Optimum contribution selection for conserved populations with historic migration

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ABSTRACT: BACKGROUND: In recent decades, local varieties of domesticated animal species have been frequently crossed with economically superior breeds which has resulted in considerable genetic contributions from migrants. Optimum contribution selection by maximizing gene diversity while constraining breeding values of the offspring or vice versa could eventually lead to the extinction of local breeds with historic migration because maximization of gene diversity or breeding values would be achieved by maximization of migrant contributions. Therefore, other objective functions are needed for these breeds. RESULTS: Different objective functions and side constraints were compared with respect to their ability to reduce migrant contributions, to increase the genome equivalents originating from native founders, and to conserve gene diversity. Additionally, a new method for monitoring the development of effective size for breeds with incomplete pedigree records was applied. Approaches were compared for Vorderwald cattle, Hinterwald cattle, and Limpurg cattle. Migrant contributions could be substantially decreased for these three breeds, but the potential to increase the native genome equivalents is limited. CONCLUSIONS: The most promising approach was constraining migrant contributions while maximizing the conditional probability that two alleles randomly chosen from the offspring population are not identical by descent, given that both descend from native founders.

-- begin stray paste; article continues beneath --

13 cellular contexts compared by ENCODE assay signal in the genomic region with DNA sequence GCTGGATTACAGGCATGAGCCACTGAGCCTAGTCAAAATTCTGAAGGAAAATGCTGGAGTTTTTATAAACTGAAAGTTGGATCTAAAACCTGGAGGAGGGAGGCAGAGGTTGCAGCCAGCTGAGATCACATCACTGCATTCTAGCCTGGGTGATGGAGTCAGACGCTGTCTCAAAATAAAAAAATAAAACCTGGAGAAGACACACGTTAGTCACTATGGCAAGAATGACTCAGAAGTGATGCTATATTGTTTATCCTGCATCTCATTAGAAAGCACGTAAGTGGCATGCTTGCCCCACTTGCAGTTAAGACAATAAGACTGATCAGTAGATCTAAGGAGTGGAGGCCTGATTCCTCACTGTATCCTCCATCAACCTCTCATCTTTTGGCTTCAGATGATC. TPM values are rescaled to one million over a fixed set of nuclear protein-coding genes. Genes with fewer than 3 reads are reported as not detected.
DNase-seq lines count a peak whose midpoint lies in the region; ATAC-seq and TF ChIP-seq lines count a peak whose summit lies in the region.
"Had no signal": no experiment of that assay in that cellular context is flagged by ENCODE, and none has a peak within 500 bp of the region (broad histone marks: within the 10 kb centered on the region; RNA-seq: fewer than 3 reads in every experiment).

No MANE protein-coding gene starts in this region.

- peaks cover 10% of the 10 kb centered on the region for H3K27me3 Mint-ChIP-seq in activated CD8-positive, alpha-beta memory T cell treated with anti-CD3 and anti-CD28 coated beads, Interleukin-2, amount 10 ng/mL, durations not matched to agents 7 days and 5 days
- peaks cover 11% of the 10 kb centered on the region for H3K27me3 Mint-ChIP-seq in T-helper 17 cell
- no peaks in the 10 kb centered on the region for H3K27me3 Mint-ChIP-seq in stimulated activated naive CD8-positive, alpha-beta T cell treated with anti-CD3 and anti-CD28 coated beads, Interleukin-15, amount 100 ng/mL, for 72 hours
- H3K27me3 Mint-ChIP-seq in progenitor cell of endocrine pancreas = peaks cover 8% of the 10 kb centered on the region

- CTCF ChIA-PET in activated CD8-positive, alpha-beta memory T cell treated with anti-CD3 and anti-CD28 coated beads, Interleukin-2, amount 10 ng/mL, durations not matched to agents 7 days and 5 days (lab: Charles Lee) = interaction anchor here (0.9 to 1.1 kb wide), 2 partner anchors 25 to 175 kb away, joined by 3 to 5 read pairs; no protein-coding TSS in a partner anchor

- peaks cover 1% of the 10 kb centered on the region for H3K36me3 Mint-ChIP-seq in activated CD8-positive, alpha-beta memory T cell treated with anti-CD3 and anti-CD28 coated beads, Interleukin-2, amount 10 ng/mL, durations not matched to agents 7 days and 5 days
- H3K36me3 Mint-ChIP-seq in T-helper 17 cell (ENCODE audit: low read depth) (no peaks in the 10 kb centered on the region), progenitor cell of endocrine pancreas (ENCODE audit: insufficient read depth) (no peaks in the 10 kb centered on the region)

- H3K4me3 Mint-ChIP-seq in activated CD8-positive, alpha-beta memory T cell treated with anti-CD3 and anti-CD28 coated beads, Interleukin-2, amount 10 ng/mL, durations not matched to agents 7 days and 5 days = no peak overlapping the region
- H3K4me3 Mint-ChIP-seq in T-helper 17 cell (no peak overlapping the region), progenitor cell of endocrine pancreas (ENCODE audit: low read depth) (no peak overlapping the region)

Wellmann, R., Hartwig, S., & Bennewitz, J. (2012). Optimum contribution selection for conserved populations with historic migration. Genetics Selection Evolution, 44(1). https://doi.org/10.1186/1297-9686-44-34

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